Welcome to the CavasShips Podcast with Christopher P. Cavas and Chris Servello…a weekly podcast looking at naval and maritime events and issues of the day – in the US, across the seas and around the world. This week…Is the US Navy focused on its mission? Is it doing what it should to prepare to keep the peace and to be ready to fight if need be? A recent piece in the New York Times raised those questions. Navalist Bryan McGrath joins us to break down some of those issues.
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This Week’s Naval Round Up:
North Korea on September 6 re-launched a submarine fitted with ten launch tubes that could carry ballistic missiles. The submarine, named HERO KIM GUN-OK, is a rebuilt Romeo-class diesel submarine dating from the 1970s. It is not yet clear what missiles are to be carried by the submarine as North Korea has been test-launching several different missiles from submarines. Photographs indicate the submarine has a new bow section that may not be fitted with torpedo tubes. If completed, this would be the first missile-carrying submarine to enter service with the North Korean Navy.
At least two Chinese destroyers closely shadowed a combined US-Japanese-Canadian warship group in the East China Sea during early September. A CBC News video team aboard the Canadian frigate OTTAWA showed the Chinese destroyer HOHHOT maneuvering close to the warships, even moving in during a photo exercise. The US destroyer RALPH JOHNSON and three Japanese warships – the helicopter carrier HYUGA, destroyer SAMIDARE and a submarine – have been operating for several days in the East China Sea’s international waters between Japan and China.
The cruiser USS SHILOH left Yokosuka on September 5 after 17 years being based in Japan. SHILOH will switch to Pearl Harbor where the cruiser is scheduled to be decommissioned during 2024. SHILOH’s place with the US Seventh Fleet in Japan has been filled by an additional Arleigh Burke-class destroyer.
The destroyer USS RAFAEL PERALTA in August completed the first-ever reload of live missiles in Australia, refilling its vertical launch systems with Standard SM-2 missiles. The ordnance onload took place on August 22 at Port Eden in southeast Australia, but was not announced until September 7. The rearming of the PERALTA is a further example of increased US military cooperation with Australia.
And the destroyer USS RALPH JOHNSON carried out maneuvers with the Filipino frigate JOSE RIZAL in the South China Sea on September 4th, a demonstration of cooperation in the face of increased Chinese territorial claims in the region.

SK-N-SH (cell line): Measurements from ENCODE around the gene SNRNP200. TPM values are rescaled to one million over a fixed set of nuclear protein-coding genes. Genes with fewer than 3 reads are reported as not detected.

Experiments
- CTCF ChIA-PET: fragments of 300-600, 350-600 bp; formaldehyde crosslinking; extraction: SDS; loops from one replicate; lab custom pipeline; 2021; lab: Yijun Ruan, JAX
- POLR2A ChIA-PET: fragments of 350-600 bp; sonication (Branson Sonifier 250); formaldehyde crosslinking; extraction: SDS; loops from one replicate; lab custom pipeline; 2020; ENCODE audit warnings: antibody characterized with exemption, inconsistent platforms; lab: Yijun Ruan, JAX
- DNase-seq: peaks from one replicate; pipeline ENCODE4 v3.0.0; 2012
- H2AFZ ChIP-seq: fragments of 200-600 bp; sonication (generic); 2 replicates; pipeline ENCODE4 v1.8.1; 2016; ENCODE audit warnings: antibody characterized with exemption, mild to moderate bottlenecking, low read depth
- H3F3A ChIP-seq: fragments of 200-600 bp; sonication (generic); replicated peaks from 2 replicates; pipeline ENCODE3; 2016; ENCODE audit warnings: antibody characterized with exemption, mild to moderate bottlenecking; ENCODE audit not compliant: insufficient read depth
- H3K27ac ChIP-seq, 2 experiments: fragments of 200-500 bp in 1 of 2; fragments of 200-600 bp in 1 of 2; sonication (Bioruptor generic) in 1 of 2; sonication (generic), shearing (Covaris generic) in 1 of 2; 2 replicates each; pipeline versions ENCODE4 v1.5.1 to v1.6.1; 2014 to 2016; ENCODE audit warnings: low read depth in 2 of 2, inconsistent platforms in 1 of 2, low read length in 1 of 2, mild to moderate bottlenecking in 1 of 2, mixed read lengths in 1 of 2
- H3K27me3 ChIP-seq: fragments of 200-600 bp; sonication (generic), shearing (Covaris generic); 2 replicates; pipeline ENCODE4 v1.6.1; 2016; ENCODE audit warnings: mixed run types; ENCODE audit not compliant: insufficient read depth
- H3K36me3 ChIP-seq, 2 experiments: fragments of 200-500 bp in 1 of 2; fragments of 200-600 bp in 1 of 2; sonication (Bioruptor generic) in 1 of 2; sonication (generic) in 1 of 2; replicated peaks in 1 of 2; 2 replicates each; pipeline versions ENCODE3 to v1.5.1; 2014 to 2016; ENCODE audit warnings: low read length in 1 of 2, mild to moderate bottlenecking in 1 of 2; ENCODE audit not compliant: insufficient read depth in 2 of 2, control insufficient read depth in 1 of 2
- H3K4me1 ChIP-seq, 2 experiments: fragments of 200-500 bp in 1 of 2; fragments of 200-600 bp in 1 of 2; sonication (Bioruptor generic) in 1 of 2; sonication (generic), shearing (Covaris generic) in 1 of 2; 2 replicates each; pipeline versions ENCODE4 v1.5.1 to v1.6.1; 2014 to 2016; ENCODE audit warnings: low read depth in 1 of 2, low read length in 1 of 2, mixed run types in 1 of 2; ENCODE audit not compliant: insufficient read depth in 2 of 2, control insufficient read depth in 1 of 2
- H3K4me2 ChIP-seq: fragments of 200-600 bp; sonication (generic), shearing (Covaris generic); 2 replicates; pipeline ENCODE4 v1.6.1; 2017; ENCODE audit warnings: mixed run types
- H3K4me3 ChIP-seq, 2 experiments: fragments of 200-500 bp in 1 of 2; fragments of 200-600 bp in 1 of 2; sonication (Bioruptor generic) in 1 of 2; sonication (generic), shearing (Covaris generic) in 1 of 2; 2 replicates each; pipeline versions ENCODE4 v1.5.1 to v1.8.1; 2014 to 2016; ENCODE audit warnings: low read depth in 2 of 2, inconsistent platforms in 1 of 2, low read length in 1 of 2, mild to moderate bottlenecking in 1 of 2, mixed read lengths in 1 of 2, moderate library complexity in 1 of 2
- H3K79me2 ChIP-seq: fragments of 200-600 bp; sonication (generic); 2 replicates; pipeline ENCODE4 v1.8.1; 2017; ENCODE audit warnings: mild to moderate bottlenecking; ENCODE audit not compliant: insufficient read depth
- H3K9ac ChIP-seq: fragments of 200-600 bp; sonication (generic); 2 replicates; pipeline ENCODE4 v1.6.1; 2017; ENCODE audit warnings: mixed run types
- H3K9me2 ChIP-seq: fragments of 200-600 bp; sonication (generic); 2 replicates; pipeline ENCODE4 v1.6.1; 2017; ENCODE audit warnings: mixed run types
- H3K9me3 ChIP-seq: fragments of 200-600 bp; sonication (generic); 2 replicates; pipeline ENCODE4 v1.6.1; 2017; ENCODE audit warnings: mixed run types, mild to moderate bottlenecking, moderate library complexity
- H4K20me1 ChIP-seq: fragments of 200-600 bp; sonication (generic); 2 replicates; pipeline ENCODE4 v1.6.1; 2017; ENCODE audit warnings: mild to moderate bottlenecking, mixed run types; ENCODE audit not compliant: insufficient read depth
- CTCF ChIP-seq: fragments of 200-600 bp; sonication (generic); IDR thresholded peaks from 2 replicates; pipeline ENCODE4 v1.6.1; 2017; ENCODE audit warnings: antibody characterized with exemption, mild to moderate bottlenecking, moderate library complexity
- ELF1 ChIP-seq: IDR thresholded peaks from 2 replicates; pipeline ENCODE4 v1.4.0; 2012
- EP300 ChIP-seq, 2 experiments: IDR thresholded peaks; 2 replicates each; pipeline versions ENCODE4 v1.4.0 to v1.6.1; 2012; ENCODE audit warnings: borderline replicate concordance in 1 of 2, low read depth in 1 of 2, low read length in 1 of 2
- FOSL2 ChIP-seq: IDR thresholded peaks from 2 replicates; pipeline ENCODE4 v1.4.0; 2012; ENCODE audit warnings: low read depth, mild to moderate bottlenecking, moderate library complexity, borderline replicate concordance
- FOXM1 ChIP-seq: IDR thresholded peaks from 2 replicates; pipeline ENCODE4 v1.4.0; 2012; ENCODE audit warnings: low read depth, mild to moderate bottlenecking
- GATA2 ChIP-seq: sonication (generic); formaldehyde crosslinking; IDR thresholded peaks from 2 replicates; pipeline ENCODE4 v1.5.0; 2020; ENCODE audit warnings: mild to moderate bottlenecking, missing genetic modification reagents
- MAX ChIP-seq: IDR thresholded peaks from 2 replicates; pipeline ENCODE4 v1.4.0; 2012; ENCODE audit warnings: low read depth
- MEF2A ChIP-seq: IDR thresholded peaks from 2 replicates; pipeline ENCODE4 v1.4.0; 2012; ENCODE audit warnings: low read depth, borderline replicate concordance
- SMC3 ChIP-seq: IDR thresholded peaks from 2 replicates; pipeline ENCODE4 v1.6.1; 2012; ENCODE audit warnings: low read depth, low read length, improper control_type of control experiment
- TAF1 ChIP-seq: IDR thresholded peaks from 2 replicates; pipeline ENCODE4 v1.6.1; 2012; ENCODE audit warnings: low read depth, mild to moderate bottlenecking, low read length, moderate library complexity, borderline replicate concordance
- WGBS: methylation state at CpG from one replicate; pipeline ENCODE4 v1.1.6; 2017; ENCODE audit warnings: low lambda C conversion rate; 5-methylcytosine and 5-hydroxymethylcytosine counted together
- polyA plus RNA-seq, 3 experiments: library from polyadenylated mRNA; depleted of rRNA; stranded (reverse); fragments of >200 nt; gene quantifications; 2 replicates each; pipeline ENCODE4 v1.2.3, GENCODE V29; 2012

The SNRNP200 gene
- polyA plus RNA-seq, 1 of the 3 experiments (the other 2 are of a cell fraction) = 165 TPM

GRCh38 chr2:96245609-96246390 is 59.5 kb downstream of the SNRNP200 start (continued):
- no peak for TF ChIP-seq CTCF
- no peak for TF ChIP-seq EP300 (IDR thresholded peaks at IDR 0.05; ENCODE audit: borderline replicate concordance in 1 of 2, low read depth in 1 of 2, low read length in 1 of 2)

The decommissioning ceremony for the littoral combat ship USS MILWAUKEE, LCS 5, was held September 8th at Mayport, Florida. The MILWAUKEE’s service life lasted under eight years, having been commissioned in November 2015. MILWAUKEE never deployed beyond the US Fourth Fleet in the Caribbean and Central America.
And the long-running process to decide how to dispose of the famous aircraft carrier ex-USS ENTERPRISE CVN65 inched forward with a US Navy decision announced September 5th to contract with commercial industry to dismantle the ship and its radiological waste. Ruled out were alternatives including breaking the ship at Puget Sound Naval Shipyard, where all previous US Navy nuclear ships have ended their days. The Navy has identified potential commercial ship breakers at Hampton Roads, Virginia; Brownsville, Texas and Mobile Alabama, and a bidding procress is next. The Big E remains stored in Virginia at Newport News Shipbuilding, where she has been since mid-2013 and where she was built in 1957-61
This past week noted singer, songwriter, lead parrot head and maritime enthusiast Jimmy Buffett lost his battle with cancer.
I loved seeing on social media the tributes to Jimmy, many of which included pictures of his numerous visits to ships, squadrons and bases. For many of us who served in uniform it wasn’t just that we lost a great musician…it was that we lost a family member.
Reading from the Superior Public Service Award presented by Secretary of the Navy Richard Spencer to Buffett in 2018 – the son of a son of a Sailor was an “Unwavering supporter of the men, women, and families of the Navy and Marine Corps. His dedicated service to our sailors, Marines, wounded warriors, and civilians ensured that they were provided highly visible support and gratitude that greatly enhanced morale and welfare across the Department.”
Greatly enhanced morale and welfare he certainly did. If US Navy Sailors are forged by the sea then their souls are soothed by the music of Jimmy Buffett.
Jimmy was born on Christmas Day 1946 in Pascagoula, Mississippi. His grandfather made his living as a captain on a steamship and his father was in the Army Corps of Engineers, traveling to India and Africa before settling his family in Mobile, Alabama. Jimmy grew up on the Gulf, listening to the stories of his grandfather that inspired many of his greatest hits.
He knew firsthand the joy and excitement that time on and around the water could inspire. He understood the work hard play hard lifestyle many in uniform embrace as a way of maintaining sanity.
His songs captured why many of us love nothing more than to get underway, but equally love the sprint down the gang plank for a needed boat drink as soon as liberty is called away.
Thank you Jimmy for writing and singing the music that captured our feelings and imagination so vividly. Fair winds and following seas—you will be missed.